Wednesday, August 28, 2019

What if we could turn off the cause of Huntington’s disease?

What if scientists could simply switch off a mutated gene causing a debilitating neurodegenerative disorder like Huntington’s disease?

Known as gene (or genome) editing, that approach is a current hot research topic, generating hope for sufferers of genetic diseases like HD.

Gene editing will be the focus of a symposium on September 4 sponsored by life science start-up incubator Johnson & Johnson Innovation, JLABS (hereafter simplified as JLABS) and the Janssen Pharmaceutical Companies, the drug-discovery arm of Johnson & Johnson, in San Diego, CA.

At the sponsors’ invitation, I will give a presentation, based on my two decades as an HD advocate, on the health and social challenges faced by HD-affected individuals and their families. The two firms have also invited seven leading scientists and biotech executives to speak at the symposium, titled “Science Alliance: Silencing Neurodegenerative Diseases and Sensory Disorders with Gene Editing.”

HD community members can watch the live webcast of the event for free by registering at the event website and entering the discount code “HDCOMMUNITY” at check out. Attendance in person is $35 for the general public and $20 for students and academics, at the JLABS facility at 3210 Merryfield Row, San Diego.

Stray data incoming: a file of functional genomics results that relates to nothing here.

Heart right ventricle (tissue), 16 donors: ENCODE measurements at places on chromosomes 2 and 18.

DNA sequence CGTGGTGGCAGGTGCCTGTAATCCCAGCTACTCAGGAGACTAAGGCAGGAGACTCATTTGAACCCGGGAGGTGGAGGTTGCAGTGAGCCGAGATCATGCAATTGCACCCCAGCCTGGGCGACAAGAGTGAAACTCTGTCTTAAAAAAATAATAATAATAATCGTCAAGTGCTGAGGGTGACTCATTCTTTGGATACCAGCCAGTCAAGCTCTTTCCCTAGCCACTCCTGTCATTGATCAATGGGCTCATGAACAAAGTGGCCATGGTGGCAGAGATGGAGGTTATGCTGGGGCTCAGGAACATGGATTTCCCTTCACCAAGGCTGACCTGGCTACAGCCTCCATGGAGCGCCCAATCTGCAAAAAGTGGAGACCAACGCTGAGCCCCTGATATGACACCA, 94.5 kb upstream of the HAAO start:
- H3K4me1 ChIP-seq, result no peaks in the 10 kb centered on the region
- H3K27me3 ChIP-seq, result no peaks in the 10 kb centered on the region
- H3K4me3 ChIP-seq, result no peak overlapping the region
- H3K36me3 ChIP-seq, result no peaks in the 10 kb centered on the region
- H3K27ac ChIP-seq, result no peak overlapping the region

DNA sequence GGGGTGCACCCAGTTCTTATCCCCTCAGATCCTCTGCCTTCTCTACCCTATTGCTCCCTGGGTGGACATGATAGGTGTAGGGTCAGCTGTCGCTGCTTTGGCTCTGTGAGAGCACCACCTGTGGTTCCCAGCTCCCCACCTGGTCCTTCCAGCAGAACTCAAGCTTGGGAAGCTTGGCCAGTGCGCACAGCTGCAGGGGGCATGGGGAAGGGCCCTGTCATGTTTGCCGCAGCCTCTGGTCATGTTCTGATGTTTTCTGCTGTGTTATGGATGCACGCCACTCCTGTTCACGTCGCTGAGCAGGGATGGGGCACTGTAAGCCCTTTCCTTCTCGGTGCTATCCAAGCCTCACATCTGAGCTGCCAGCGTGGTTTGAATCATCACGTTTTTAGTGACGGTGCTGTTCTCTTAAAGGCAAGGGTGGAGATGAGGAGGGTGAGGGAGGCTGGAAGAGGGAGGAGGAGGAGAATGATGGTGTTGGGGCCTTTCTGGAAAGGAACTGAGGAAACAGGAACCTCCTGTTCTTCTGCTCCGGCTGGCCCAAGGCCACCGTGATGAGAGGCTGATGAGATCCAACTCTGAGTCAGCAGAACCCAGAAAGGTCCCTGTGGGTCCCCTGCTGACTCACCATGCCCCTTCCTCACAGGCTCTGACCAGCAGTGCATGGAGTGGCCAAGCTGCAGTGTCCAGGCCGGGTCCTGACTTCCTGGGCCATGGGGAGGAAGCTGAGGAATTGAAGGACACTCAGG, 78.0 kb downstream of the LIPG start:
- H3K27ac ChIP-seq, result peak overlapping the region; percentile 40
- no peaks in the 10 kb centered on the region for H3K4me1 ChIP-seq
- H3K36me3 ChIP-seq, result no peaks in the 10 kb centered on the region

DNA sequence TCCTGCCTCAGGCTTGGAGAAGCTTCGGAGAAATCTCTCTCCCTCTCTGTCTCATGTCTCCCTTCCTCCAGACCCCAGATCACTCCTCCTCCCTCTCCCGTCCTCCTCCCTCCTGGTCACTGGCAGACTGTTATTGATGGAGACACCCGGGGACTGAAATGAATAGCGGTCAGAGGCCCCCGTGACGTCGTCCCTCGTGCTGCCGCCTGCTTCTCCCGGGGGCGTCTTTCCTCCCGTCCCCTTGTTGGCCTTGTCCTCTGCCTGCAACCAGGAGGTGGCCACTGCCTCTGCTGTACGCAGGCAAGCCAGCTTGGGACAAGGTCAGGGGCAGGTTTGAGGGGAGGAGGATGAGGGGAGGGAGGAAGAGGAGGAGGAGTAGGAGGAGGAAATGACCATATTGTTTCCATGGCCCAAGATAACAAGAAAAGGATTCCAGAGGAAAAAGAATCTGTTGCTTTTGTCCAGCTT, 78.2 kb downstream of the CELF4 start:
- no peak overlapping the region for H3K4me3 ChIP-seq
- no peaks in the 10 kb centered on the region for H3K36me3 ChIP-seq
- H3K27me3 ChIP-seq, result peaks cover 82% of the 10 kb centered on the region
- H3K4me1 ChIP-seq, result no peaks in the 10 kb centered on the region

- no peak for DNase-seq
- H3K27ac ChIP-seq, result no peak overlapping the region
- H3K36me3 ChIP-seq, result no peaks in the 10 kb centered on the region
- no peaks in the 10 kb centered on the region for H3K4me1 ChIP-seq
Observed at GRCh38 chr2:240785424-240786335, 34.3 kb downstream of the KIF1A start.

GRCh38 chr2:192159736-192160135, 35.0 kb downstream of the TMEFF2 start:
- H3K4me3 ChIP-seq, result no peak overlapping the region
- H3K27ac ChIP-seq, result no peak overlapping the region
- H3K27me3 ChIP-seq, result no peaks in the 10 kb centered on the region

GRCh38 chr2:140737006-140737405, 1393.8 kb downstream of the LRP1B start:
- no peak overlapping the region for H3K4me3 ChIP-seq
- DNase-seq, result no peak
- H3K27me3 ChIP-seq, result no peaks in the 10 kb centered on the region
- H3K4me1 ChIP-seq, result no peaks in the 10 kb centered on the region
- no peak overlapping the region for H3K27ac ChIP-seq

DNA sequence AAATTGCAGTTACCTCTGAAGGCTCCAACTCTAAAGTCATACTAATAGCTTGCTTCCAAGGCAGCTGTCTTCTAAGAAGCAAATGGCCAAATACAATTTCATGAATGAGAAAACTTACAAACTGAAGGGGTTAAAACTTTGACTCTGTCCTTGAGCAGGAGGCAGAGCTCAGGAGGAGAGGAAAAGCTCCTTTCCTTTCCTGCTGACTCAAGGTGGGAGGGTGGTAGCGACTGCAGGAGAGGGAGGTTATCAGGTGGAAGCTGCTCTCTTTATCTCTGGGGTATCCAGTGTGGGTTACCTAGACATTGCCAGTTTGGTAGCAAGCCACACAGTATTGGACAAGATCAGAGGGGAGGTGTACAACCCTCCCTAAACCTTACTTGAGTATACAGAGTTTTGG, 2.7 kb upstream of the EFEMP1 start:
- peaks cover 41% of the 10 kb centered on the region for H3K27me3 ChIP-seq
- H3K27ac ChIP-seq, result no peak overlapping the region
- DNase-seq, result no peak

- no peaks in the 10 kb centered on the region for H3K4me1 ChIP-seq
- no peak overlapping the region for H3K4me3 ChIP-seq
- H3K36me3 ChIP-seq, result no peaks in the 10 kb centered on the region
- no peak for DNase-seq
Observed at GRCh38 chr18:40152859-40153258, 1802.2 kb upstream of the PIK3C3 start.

Recent milestones in gene therapy “have ignited interest” in the field and “especially its application to neurological disorders,” the website states. Gene editing has opened the door to innovation in the treatment of diseases like HD, spinal muscular atrophy, and ALS, according to the organizers.

The website points out that, as the technology progresses, key questions are emerging, such as how to effectively deliver gene editing drugs to the brain.

Owned by Johnson & Johnson, JLABS provides labs, offices, marketing, education, and events for early-stage life-science companies unaffiliated with Johnson & Johnson. In San Diego, one of the world’s leading biotech hubs, it offers services to 60 companies; globally, JLABS serves 580 companies.

The pharmaceutical arm of Johnson & Johnson, the Belgium-based Janssen was acquired in 1961.

Advances in gene editing

Gene editing is different from gene silencing, the technique used in the Phase 3 Roche clinical trial currently in progress in the U.S. and a projected 17 other countries (click here to read more). Roche’s RG6042 is an antisense oligonucleotide, an artificial strand of DNA designed block the production of the huntingtin protein in brain cells.

With gene editing, scientists make changes in the actual DNA – a revolution in biomedical research.

The gene-editing technology currently getting the most attention – one already used in the search for HD treatments – is known as CRISPR. Scientists first observed CRISPR occurring naturally in bacteria in the 1990s. In 2002, scientists discovered additional DNA instructions called “Cas.” The combination CRISPR/Cas actually comprises the bacterial immune system. (Click here to read more.)